Going back even farther than 1963, various patents and other miscellaneous ideas were thrown around by a large number of companies like Voigtländer, Kodak, and others for how to automatically focus a lens. The oldest on record is US Patent 1,866,581, submitted on June 6, 1931 by an Armenian inventor named Luther George Simjian.
Fast forward to the 1980s and Canon was well aware of the need to include auto focus in more of their models. Their compact point and shoot AF models were doing well, but like every other Japanese camera maker, this wasn’t translating to the SLR market. Canon knew that day would come however, and made incremental steps towards releasing their first AF SLR.
That first step would come with the short lived Canon AL-1 from 1982. Featuring a clever sub-mirror behind the primary semi-transparent mirror that reflected light into a three CCD line sensor at the bottom of the reflex mirror box to determine focus by peak contrast, the AL-1 could detect a properly focused image and alert the photographer via a focus confirmation light in the viewfinder. The AL-1 was still a manual focus camera, but allowed Canon to experiment with how an auto focus system might work in an SLR, while maintaining support for their entire lineup of manual focus lenses.
Using their knowledge from that camera, in April 1985, Canon would take their next step with the Canon T80. Using the AL-1’s three CCD line sensor, they gave the T80 full auto focus capability with a revised lens mount that featured 6 electrical contact pins that could communicate to one of three available AC (Automatic Control) lenses that had their own in-lens micromotors to automatically focus to the same distance that the CCD sensor detected.
Like the AL-1, the T80 still maintained support for Canon’s manual focus lenses, and could signal the photographer when proper focus is achieved, via an audible beep. When it was released, it had a retail price of $520 including the 50mm f/1.8 AC lens, which when adjusted for inflation is comparable to $1250 today. As was the case with most cameras, the street price for the T80 was likely quite a bit cheaper, especially into early 1986 when Canon was on the verge of releasing the much improved EOS and other manufacturers like Minolta were releasing their auto focus cameras. I would be willing to bet that brand new examples of the T80 could be purchased for half that price within 12 months of it’s release.
When it was released in 1985, the Canon T80 generated quite a bit excitement as it was the first 35mm SLR with auto focus to be released by Canon, who at the time was the world’s second largest maker of cameras. The following two articles both appeared in the May 1985 issues of Popular and Modern Photography and served as an intro to the new model, covering it’s many highlights and a few of it’s missteps.CanonT80PP
The first article, from Thom O’Connor gives some hands-on experience in which the author gives generally good praise to the futuristic body and build quality of the polycarbonate covered metal body. In his test, he was able to use the longer zoom lenses, capturing some impressive shots of people in motion, although later reveals that the best results achieved by this camera require pre-focusing and firing the shutter when the object was in that range, mostly negating the benefits of the automatic focus.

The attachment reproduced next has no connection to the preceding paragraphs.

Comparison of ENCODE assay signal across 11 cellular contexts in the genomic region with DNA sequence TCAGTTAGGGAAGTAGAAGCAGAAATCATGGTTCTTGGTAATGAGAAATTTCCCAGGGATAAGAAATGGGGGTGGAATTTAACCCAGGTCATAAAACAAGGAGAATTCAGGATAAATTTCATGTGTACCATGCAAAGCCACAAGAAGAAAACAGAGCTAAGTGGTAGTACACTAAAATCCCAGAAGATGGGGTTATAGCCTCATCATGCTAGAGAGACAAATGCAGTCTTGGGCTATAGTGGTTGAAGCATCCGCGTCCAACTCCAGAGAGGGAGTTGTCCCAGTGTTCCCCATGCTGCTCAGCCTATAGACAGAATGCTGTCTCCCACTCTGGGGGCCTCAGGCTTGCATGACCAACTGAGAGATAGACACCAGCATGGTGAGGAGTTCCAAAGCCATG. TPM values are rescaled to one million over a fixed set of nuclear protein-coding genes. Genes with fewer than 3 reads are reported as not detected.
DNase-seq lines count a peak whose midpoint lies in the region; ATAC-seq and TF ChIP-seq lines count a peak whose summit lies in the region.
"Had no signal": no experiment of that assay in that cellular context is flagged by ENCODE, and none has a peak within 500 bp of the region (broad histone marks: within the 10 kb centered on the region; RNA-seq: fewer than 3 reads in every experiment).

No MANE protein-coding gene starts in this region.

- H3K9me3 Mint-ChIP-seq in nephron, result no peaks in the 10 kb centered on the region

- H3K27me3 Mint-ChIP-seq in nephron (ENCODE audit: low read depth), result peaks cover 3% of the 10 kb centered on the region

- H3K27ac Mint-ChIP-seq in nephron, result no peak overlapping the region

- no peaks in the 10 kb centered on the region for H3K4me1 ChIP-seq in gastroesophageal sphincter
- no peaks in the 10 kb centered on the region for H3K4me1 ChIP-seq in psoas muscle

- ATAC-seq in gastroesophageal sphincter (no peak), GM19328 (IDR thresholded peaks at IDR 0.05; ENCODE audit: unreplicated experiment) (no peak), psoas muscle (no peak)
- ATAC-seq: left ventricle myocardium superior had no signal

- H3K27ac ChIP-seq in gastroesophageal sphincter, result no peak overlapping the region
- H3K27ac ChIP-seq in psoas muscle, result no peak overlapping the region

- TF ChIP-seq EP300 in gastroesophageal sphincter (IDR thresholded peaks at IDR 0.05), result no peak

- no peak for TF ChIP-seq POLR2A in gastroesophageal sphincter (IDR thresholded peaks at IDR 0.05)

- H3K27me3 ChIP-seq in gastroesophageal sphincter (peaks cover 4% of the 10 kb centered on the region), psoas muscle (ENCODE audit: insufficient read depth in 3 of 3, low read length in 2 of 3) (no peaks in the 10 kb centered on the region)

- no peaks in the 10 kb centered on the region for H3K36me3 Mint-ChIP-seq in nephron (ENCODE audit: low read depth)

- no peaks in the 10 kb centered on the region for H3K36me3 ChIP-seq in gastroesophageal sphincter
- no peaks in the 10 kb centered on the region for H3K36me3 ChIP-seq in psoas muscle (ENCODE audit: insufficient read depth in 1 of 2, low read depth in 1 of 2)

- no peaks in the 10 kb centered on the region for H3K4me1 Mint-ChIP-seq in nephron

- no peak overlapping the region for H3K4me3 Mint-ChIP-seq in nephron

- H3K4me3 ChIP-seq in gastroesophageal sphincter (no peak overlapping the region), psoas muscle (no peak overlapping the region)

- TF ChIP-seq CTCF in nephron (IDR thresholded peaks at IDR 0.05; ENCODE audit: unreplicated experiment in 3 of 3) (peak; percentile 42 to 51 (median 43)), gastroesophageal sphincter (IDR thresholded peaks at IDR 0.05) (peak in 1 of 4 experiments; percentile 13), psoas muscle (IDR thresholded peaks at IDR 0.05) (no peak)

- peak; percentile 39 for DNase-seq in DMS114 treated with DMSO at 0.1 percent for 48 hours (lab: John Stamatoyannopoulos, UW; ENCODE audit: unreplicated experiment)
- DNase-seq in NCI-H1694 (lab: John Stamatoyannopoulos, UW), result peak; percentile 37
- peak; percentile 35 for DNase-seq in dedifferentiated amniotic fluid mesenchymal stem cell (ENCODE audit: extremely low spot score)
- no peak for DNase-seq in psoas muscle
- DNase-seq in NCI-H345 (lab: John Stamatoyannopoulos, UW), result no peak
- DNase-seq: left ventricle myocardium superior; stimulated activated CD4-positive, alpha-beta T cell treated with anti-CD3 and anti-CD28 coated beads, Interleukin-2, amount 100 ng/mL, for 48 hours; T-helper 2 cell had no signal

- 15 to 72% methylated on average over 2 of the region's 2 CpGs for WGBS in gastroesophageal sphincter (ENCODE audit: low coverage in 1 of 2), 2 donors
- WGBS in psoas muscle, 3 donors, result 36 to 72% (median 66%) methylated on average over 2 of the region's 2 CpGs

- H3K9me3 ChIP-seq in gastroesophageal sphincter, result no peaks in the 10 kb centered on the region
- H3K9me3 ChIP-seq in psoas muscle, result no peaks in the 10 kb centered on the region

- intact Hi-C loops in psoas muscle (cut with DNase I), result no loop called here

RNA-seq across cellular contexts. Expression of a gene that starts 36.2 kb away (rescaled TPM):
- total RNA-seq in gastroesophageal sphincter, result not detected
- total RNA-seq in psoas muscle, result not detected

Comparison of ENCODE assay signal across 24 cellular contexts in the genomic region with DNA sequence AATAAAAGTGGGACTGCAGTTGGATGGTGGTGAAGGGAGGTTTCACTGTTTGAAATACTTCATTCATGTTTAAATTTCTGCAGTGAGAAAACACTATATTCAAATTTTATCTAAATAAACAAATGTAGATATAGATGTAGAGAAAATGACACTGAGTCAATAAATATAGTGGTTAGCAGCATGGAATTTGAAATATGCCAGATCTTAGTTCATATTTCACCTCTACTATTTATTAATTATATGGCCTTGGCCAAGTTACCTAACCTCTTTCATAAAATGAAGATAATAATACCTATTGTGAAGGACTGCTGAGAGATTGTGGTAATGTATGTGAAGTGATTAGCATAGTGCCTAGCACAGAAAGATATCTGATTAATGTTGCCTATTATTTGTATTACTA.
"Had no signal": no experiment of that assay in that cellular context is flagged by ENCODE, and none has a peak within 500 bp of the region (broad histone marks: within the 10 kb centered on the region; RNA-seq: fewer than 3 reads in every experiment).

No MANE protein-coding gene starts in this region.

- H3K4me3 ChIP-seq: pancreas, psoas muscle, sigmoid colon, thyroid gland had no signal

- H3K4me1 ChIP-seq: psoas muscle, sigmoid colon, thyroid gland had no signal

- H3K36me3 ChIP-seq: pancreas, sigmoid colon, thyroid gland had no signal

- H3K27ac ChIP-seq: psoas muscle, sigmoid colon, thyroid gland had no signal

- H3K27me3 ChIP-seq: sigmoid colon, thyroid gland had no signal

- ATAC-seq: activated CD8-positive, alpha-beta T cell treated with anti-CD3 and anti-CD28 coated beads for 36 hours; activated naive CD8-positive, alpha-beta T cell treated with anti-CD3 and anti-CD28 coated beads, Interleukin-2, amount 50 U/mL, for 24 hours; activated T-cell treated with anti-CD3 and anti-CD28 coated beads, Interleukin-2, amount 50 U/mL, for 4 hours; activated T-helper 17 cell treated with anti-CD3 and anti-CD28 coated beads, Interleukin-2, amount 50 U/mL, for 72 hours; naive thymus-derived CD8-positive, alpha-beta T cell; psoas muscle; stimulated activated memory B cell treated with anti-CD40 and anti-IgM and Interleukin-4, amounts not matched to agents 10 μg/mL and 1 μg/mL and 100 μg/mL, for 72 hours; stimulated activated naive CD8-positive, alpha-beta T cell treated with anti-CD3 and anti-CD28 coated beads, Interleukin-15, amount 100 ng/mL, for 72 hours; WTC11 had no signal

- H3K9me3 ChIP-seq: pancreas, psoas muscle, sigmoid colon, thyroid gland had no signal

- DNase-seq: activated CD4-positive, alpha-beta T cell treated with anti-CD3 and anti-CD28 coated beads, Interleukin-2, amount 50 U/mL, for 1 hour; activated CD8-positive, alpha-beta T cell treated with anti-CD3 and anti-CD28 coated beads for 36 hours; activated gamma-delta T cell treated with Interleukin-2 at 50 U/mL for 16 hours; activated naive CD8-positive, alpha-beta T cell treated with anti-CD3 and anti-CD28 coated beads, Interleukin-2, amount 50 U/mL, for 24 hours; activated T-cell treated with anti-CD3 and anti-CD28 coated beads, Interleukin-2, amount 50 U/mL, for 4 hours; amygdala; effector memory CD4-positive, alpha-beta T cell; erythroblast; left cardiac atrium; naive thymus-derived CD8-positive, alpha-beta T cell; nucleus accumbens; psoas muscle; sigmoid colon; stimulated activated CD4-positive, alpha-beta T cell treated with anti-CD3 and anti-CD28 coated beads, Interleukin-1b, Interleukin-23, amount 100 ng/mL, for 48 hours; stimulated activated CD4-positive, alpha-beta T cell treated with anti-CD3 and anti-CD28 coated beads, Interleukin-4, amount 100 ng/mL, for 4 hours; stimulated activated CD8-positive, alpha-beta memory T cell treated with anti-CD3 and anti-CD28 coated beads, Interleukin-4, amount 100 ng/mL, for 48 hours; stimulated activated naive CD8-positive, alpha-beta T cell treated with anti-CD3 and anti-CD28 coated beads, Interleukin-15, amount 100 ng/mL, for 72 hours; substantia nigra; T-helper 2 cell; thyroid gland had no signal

He mentions more than once how the auto focus system would often hunt for the correct distance, especially in low light, but would eventually get it right. His biggest criticisms however, were of Canon’s “pictograph” metering system in which the top LCD display shows one of four icons to refer to the camera’s different metering modes. He says the icons by themselves might confuse the novice that this camera was intended for and that he hoped that the T80s user manual, which wasn’t available to him, might do a better job of explaining the modes and their limitations (it does).CanonT80MP
The second article from Herbert Keppler’s “SLR Notebook” series is more technical in nature, covering the camera’s different specifications and providing line charts explaining the programmed settings of each of the camera’s various modes.
Both articles refer to the Minolta Maxxum 7000 which was already on the market at the time of the T80’s release, comparing the two ideologies between the two cameras in which metering, focus, and lens control was done entirely in the Maxxum’s body, whereas Canon took the approach of using external motors grafted onto the sides of the T80’s AC lenses. Minolta’s implementation was more advanced and elegant, but came with an entirely new lens mount that was not backwards compatible with the company’s earlier lenses, whereas Canon stuck with the FD mount meaning the T80 could also use the entire selection of the company’s manual focus lenses.
We have the benefit today of hindsight to know that the Maxxum 7000 was tremendously successful, catapulting Minolta into the lead of 35mm auto focus development and their decision to switch lens mounts was a wise one, and foreshadows Canon’s decision to do the same thing with their upcoming EOS series.
Today, cameras like the Canon T80 represent a short lived curiosity of stop gap models that were released at the dawn of the SLR auto focus era. Their performance is nowhere near to the level of future AF cameras that would be released in the years to come, but that shouldn’t surprise anyone. The Canon T80 is unique in that it offered a glimpse as to what might have happened if Canon would have never released the EOS EF mount and just adapted their older mount to accommodate AF like Nikon did. This is a surprisingly capable camera, and one that looks like no other released by Canon or anyone else, and for those reasons, I think is worthy of checking out by any collector or photographer today.